Peepee finished we go! I am by now thoroughly exhausted. Have I mentioned it is 10am???!!

The stroller ride is pleasant and calm is restored. My dress is now stuck to my back but I look down at my angels with their hair brushed and coiffed, their clean rosy faces, their little holiday outfits and I melt.

I have never once even for a second regretted my decision to have children. Having said that, I do often wonder what is it that makes us WANT to have them to begin with? I assume it is for all the reasons we are familiar with and sometimes societal pressure and as I've discussed in previous posts; our maternal (and paternal) instinct.  But this is hard stuff. I thought the first year was hard, and it is but in a completely different way.  It is physically exhausting. You completely lose yourself in the wants and needs of your infant and you are constantly trying to figure out what is wrong and how to make it better.

But three…this is hardcore. True, there are far less physical demands. They walk and talk and eat and use the potty by themselves. They can tell you if they're not feeling well. But GD FORBID you put an apple with a blemish only seen under a microscope on a blue plate when they wanted the red plate. Or the shrieks and cries if you put six Cheerios into the cup instead of seven. Indescribable meltdowns over what adults consider nothing.  In moments of calm I feel for them.  They are trying so hard to be big girls and independent and constantly learning new things. Every day is new and fascinating…how cool is that? But they are really still babies in very many ways and it is our job to help them. I love explaining things to them but how many times can a person ask why???!!! How many times in the space of five minutes can someone repeat your name? Or the same question? How do you keep your sanity? I am finding three to be thoroughly challenging and spectacular at the same time. I wish I could keep a video recorder on constantly because the things they say and do and dress themselves in is priceless and what builds that indescribable feeling of family.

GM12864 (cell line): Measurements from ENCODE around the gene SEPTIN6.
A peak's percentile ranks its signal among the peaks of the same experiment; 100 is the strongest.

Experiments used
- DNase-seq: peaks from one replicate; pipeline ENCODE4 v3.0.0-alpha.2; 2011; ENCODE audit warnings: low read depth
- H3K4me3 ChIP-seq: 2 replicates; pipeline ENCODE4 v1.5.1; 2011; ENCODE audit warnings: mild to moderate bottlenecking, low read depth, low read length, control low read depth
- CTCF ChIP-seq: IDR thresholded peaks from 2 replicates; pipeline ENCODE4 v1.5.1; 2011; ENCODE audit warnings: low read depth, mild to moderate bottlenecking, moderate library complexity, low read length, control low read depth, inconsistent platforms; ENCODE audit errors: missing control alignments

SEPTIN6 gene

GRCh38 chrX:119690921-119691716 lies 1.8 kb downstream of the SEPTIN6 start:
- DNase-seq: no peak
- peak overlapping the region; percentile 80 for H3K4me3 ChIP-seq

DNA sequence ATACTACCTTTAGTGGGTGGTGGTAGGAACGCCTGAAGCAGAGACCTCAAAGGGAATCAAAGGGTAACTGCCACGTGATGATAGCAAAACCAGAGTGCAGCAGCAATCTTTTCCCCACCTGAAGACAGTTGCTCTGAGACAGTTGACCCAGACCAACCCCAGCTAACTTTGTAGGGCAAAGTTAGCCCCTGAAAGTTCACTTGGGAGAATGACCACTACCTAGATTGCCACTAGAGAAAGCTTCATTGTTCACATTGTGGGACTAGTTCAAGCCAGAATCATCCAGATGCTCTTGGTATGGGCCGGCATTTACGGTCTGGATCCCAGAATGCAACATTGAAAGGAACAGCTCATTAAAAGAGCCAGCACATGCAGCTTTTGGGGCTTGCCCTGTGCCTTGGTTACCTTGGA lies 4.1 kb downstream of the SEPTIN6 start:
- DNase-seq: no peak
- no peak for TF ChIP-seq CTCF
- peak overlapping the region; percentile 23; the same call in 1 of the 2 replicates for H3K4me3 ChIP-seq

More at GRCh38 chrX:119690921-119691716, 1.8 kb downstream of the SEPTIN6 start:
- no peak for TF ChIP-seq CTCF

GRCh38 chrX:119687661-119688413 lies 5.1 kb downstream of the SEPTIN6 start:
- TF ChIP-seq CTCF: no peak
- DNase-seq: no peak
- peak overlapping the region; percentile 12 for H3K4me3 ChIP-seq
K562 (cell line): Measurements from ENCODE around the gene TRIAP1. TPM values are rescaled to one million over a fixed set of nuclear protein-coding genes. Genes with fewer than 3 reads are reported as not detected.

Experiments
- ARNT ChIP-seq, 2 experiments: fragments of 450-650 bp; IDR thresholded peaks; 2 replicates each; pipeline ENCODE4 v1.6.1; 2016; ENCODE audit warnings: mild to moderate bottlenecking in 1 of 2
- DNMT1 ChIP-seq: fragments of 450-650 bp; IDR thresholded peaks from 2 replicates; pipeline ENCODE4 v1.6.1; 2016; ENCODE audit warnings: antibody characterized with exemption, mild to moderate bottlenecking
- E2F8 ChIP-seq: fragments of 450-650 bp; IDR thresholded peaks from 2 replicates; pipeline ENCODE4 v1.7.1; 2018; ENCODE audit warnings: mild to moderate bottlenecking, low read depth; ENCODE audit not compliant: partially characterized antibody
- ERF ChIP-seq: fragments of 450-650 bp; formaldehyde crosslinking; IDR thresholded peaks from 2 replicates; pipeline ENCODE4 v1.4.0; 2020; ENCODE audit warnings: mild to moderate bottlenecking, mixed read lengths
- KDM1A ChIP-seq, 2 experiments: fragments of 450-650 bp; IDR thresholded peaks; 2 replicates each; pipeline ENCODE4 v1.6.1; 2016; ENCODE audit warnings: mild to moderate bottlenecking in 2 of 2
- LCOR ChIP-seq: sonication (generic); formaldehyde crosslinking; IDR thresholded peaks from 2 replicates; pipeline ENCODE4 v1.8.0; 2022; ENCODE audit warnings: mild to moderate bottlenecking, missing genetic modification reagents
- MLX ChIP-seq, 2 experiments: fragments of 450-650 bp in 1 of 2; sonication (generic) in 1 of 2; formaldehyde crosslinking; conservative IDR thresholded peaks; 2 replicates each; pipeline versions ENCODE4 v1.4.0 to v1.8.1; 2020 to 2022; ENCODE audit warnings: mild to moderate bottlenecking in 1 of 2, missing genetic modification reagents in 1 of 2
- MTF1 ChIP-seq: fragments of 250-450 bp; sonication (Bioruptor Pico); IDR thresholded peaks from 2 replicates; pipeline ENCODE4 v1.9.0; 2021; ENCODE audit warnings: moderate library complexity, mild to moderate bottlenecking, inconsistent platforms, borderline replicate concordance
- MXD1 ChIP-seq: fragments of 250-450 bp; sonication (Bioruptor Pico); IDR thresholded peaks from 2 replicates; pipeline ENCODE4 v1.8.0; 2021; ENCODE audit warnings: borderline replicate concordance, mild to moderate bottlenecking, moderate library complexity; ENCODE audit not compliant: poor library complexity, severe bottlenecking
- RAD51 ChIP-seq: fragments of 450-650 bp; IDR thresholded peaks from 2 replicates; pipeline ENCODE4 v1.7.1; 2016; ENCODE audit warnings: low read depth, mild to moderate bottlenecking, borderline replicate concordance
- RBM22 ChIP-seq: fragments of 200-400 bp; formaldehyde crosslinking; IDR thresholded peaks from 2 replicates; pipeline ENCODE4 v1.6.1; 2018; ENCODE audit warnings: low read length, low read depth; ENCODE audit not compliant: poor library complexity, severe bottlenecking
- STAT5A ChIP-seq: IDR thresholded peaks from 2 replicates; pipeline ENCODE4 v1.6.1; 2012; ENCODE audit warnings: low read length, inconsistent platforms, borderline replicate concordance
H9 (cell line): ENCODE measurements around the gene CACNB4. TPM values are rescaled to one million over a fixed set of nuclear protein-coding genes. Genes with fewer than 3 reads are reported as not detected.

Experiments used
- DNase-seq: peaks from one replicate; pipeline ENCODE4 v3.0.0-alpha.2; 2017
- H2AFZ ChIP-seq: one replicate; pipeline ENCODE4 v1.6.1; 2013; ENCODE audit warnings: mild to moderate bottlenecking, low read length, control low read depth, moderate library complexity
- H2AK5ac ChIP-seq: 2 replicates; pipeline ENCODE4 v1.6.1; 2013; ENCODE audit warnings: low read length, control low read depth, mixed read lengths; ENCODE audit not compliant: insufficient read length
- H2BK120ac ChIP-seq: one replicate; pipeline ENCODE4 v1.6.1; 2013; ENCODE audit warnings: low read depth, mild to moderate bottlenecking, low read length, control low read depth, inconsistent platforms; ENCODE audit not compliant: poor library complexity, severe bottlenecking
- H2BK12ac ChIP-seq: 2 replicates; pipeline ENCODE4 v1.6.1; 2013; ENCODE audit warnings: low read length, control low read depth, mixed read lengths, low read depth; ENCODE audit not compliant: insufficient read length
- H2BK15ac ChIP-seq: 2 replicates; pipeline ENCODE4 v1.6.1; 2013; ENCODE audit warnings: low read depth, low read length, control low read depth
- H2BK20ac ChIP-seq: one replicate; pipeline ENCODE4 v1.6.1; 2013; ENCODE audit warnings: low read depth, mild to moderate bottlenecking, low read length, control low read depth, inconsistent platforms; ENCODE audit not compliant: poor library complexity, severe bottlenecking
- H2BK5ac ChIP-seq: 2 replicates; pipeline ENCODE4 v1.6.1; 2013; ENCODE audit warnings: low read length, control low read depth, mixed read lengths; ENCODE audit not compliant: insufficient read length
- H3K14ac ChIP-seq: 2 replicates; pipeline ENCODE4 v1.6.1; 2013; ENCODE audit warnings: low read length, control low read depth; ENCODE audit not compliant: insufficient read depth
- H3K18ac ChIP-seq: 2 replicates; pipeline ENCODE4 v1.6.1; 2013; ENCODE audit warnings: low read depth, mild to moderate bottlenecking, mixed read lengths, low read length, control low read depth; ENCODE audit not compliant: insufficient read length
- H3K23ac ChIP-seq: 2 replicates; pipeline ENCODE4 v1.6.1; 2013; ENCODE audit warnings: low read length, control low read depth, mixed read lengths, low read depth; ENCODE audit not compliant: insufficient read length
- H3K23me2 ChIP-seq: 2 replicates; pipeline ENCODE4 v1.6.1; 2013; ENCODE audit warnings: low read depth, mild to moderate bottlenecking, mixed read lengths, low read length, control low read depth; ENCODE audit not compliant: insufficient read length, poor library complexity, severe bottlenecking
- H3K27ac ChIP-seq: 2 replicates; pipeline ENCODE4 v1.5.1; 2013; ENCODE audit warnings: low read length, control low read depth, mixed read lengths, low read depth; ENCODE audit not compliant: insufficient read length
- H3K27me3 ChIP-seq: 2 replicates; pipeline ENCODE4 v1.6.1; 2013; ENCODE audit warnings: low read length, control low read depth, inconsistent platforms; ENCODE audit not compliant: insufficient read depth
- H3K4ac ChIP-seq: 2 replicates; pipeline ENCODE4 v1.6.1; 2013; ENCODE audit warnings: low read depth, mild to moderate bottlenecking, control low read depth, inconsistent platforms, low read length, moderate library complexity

Last night I was watching Project Runway.  It was the episode where they bring the designers' families onto the show.  The families always bring the photo albums. It struck me that no matter what, our family is our roots, our support, our network, our love, our comfort, and the thorn in our side.  Those pictures are the fabric of our lives together; of all those moments threaded together, of holidays and arguments and family vacations and sick days when my mom made me tomato soup and grilled cheese and bought me paper dolls to play with. I remember this as though forty years haven’t passed. This is family. And so, the meltdowns and endless trips to the bathroom, the testing, the defiance, the beauty, the joy is so perfect that my heart swells remembering my past and my girls' present and how I pray for many future moments with them.

Wishing you a happy, healthy, fertile, peaceful, and prosperous year filled with all the ups and downs that are part of family.